Gage Hecht has established himself as one of the bright stars of U.S. cyclocross. The 19-year old rider has won six Cyclocross Junior national championships and finished second behind Lance Haidet in the epic U23 race in Hartford earlier this year. When not racing cyclocross, Hecht has opted for the road, where he has also amassed a nice collection of Stars-and-Stripes jerseys, for his offseason training.

Over the Fourth of July weekend, Hecht faced down the tall task of the U23 Men’s Road Race Nationals in Louisville. The race featured a short circuit-style course through a park and Hecht was able to use his ’cross-trained bursts of speed to get into the ultimate selection and take a second-place finish to go with his second from Cyclocross Nationals in January.

Gage Hecht contemplates what it will take to have a medal-winning ride after getting so close in Tabor in 2015. © Danny Zelck / Cyclocross Magazine

Gage Hecht, seen here at Tabor in 2015, celebrated the red, white and blue with an impressive Fourth of July weekend in Louisville. © Danny Zelck / Cyclocross Magazine

I got the opportunity to catch up with Gage while he was catching his breath at home in Colorado before heading on the road again for the Boise Twilight Criterium, Cascade Stage Race and Geoff Proctor’s Montana Cyclocross Camp, where he is currently getting some cyclocross training in.

Please read on for excerpts from our conversation that covered the benefits of road racing for cyclocross, learning tactics on the road and why he loves criteriums. You can also find the full audio of our conversation that has even more great insight from the young multi-discipline star.

Cyclocross Magazine Interview with Gage Hecht

Cyclocross Magazine: With the cyclocross offseason it seems like you either do road or you do mountain. I was looking at it seems like you’ve kind of chosen road as your jam. What do you like about road as your offseason for cyclocross?

Gage Hecht: It’s great just because you keep a lot of the skills you use for cyclocross. You keep those really polished and ready to go. And you also get a lot of good base miles in and racing experience before the season even starts, so you’re always, maybe not fitness-wise, one step ahead of everybody who hasn’t been racing road, but you’re maybe mentally more prepared and you have a little bit more backing you going into that.

CXM: That makes sense. What mental aspect of racing are you talking specifically about or do you find that helps?

Gage Hecht: There’s a bunch of different things that it helps with. The pack thing, for getting the start, just putting yourself in situations where you know it’s going to be a tight sprint or something like that. It really gets you prepared for trying to get up to the front for the hole shot if you’re not front row or getting ready to fight for corners and that sort of thing.

Another thing it helps you with is that will to keep pushing through pain. I feel like if I don’t exercise that ability it kind of wears off, and you kind of have to redevelop it. Just that will to push through pain is developed through road racing. For me, anyways.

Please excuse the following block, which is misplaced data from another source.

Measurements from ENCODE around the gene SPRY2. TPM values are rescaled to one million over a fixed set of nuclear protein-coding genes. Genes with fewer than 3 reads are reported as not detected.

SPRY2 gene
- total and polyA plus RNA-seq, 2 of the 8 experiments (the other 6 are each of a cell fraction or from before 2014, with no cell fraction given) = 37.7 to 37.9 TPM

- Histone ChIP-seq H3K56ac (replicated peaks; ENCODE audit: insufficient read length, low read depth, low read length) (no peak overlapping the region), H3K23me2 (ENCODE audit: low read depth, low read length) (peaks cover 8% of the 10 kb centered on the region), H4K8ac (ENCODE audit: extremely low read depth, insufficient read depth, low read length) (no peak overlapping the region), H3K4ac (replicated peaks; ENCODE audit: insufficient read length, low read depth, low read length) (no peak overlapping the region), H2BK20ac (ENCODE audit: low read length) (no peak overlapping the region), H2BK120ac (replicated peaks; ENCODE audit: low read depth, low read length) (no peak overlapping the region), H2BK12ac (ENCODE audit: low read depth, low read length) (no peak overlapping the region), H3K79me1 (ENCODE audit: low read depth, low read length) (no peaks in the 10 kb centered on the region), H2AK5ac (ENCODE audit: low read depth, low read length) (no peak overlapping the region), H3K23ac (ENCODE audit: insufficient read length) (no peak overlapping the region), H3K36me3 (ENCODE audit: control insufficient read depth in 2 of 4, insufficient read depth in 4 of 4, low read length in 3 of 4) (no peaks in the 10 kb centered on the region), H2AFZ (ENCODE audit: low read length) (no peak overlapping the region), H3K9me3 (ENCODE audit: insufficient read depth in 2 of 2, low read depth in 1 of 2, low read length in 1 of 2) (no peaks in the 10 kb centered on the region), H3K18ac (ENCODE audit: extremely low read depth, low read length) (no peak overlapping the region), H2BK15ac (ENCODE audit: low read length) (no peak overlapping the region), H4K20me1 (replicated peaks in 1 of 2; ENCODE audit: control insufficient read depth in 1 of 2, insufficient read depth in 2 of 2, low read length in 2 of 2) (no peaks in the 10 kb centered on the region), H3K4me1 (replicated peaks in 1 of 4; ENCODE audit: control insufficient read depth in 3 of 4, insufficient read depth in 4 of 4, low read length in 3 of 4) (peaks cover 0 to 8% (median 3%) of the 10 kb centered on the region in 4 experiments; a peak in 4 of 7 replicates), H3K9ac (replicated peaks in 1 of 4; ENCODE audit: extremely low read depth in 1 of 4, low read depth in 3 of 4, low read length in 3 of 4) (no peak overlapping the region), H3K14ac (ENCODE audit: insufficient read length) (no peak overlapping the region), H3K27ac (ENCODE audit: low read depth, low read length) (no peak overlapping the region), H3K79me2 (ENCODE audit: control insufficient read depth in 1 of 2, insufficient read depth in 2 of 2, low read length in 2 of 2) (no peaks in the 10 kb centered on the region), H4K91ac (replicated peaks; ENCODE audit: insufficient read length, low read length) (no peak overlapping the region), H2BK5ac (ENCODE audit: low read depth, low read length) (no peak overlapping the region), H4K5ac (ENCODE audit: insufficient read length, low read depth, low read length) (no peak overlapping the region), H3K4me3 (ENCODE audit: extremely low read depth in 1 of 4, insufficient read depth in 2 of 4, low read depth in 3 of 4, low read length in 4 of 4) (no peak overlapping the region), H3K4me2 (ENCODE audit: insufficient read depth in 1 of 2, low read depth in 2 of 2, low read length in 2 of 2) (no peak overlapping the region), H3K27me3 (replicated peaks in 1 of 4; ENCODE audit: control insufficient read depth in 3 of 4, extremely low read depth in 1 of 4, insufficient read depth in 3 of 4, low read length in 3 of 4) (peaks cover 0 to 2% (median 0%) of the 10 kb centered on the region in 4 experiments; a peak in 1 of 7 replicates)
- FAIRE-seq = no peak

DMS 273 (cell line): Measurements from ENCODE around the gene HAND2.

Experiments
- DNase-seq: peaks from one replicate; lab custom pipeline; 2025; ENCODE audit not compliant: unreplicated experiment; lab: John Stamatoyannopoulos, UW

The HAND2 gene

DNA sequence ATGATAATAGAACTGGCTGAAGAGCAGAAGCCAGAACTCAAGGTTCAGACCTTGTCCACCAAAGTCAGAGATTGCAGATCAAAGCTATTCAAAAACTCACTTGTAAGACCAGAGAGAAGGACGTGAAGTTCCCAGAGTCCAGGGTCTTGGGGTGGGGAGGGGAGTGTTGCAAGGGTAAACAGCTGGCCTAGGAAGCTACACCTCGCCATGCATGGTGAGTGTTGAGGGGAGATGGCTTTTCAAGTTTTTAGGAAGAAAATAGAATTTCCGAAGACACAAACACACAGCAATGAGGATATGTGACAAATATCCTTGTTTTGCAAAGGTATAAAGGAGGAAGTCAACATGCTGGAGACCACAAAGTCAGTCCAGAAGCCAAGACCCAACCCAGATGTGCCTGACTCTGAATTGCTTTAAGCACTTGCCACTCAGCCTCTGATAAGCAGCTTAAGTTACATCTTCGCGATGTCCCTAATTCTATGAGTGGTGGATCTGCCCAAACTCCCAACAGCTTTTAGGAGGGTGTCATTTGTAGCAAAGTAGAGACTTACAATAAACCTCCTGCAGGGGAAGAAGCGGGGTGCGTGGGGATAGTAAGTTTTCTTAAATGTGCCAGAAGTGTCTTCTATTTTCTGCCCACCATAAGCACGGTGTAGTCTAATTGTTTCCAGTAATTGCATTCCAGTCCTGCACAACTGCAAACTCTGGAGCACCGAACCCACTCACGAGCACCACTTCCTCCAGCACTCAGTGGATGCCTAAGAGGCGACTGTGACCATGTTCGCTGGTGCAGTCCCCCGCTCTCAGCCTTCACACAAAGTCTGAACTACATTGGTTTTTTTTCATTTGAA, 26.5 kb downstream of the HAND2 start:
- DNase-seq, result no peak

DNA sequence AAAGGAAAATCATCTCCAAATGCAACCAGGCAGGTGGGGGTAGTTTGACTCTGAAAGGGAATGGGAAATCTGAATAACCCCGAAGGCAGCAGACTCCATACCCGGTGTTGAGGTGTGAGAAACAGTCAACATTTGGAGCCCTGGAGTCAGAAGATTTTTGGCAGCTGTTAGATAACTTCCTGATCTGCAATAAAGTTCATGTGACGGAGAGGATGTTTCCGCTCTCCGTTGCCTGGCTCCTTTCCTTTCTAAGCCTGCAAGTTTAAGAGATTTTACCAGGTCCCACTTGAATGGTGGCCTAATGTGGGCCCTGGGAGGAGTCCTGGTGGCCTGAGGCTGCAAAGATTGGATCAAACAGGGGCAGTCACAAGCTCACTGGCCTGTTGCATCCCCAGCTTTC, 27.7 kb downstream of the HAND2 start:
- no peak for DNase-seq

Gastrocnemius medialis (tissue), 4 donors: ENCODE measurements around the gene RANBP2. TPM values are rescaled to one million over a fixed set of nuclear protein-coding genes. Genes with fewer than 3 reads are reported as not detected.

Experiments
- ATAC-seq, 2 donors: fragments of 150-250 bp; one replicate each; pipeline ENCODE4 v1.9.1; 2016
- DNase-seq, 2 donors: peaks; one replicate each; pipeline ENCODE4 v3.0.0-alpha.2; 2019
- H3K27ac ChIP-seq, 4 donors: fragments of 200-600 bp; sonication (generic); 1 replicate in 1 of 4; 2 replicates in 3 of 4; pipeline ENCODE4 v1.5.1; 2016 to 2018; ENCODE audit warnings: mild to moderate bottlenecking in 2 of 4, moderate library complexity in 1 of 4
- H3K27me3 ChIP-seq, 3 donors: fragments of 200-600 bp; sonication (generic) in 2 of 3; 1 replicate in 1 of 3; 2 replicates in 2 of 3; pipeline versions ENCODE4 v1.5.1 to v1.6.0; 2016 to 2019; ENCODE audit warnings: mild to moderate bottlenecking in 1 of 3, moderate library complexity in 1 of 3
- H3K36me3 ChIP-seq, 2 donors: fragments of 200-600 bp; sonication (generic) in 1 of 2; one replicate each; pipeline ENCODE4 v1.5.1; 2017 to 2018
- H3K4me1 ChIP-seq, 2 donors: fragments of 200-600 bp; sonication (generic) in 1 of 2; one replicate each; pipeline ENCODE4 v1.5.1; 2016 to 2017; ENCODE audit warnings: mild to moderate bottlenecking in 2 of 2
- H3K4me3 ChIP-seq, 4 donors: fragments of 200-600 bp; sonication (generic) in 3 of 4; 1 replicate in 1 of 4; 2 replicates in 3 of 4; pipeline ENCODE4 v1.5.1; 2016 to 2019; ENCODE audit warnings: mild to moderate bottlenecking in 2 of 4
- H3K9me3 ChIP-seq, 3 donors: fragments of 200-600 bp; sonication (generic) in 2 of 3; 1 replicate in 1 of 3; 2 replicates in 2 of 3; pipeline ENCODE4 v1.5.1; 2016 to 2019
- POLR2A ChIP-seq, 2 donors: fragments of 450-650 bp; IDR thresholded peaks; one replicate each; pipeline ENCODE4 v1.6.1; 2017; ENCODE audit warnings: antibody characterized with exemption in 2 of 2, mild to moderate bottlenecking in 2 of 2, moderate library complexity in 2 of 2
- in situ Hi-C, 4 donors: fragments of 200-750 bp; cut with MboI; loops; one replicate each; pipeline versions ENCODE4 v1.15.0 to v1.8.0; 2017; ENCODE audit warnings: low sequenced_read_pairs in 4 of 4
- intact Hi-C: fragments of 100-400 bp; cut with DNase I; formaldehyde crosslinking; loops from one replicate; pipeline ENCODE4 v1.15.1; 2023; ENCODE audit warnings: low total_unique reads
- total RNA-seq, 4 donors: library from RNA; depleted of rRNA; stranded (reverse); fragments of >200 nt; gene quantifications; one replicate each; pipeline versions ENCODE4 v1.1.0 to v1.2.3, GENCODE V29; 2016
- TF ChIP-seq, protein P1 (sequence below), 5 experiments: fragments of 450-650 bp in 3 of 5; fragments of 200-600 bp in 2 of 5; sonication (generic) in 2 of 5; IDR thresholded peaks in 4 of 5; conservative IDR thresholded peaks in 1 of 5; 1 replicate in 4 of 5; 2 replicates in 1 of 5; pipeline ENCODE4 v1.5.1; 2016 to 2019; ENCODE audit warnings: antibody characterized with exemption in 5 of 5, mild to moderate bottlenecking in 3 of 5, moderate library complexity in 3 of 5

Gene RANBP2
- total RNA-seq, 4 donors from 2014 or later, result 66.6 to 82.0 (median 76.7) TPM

“That will to push through pain is developed through road racing.”

CXM: You’ve obviously had a little bit of success as a cyclocross rider, but you spend a lot of time on the road. What do you do to get your bike handling skills up?

GH: Going into ’cross season, I am typically a little rusty on that, but there are a few things I have done in the past. Helena, at Geoff Proctor’s camp [Montana ‘Cross Camp] has been amazing for that. I’m actually about to go to that after Cascade. He puts on a camp up there and gives all the ’cross riders who have some potential the opportunity to go over to Europe and race for Team USA. He gives them the opportunity to polish up their skills, get some good riding in the dirt in and get ready for that. That seems to help a lot, just being up there in the mountains doing pretty much mountain bike trails on ’cross bikes. It really sets you up for ’cross pretty well.

The other thing I’ve found is even when I am not at Geoff’s camp, if I put in a few mountain bike-type rides on the ’cross bike, maybe on not quite that difficult of a trail, like full-on rock gardens. If I go out there and mess around on the ‘cross bike a little bit up in the mountains that seems to help a lot as well.

Gage Hecht's future is bright, but he doesn't need muddy shades. © Mike Albright / Cyclocross Magazine

You will have to ask Gage if his offseason training includes perfecting the sunglasses toss. © Mike Albright / Cyclocross Magazine

CXM: I feel like singletrack is going to be a little bit tougher, generally speaking, than what you encounter on a cyclocross course. Although you’ve done some racing in Europe, so that might not be totally true. I will say I used to ride my ’cross bike on singletrack, you should try a mountain bike.

GH: I would love to, but I don’t have a mountain bike right now. That’s kind of hindering me there.

CXM: Someone out there needs to get Gage a mountain bike. I think he’s earned it and he’ll have way more fun. It is definitely more fun.

GH: Definitely. The few times I have been able to get out on suspension in the past few years it’s always a huge surprise for me. It’s like wow, I can actually take this somewhat quickly instead of having to kind of balance the bike as you’re going over rocks and make sure you’re not going to pinch tires as you’re doing it.

CXM: The reason I wanted to talk to you, you were the man last weekend in Louisville. I felt like we had like 17 posts about our poster boy. Second-place finish at U23 road, you gotta be pretty excited about that, huh?

GH: Oh, I was ecstatic about that. I went into Nationals not really knowing what to expect. I had never raced a U23-specific race because they don’t really have a lot of those in the U.S. That’s really the only U23-specific race I’ve done. You can go over to Europe and race those, but I just haven’t found a good time for that to happen this year and the opportunity hasn’t presented itself. I really didn’t know what to think going into Nationals this year. My team,

My team, Aevolo, helped me get into some opportunities, and we kind of made our own luck a little bit in some parts. Eventually I made it up the road to where my teammate Michael Hernandez was and worked with his group for a little bit. I stayed with Neilson [Powless] all the way to finish. That was better than what I was expecting by far, so I was excited about that.

CXM: It looked like an interesting layout. It was like, what, seven or eight kilometers in a circuit. What was it like racing that? Was it faster than a normal road race?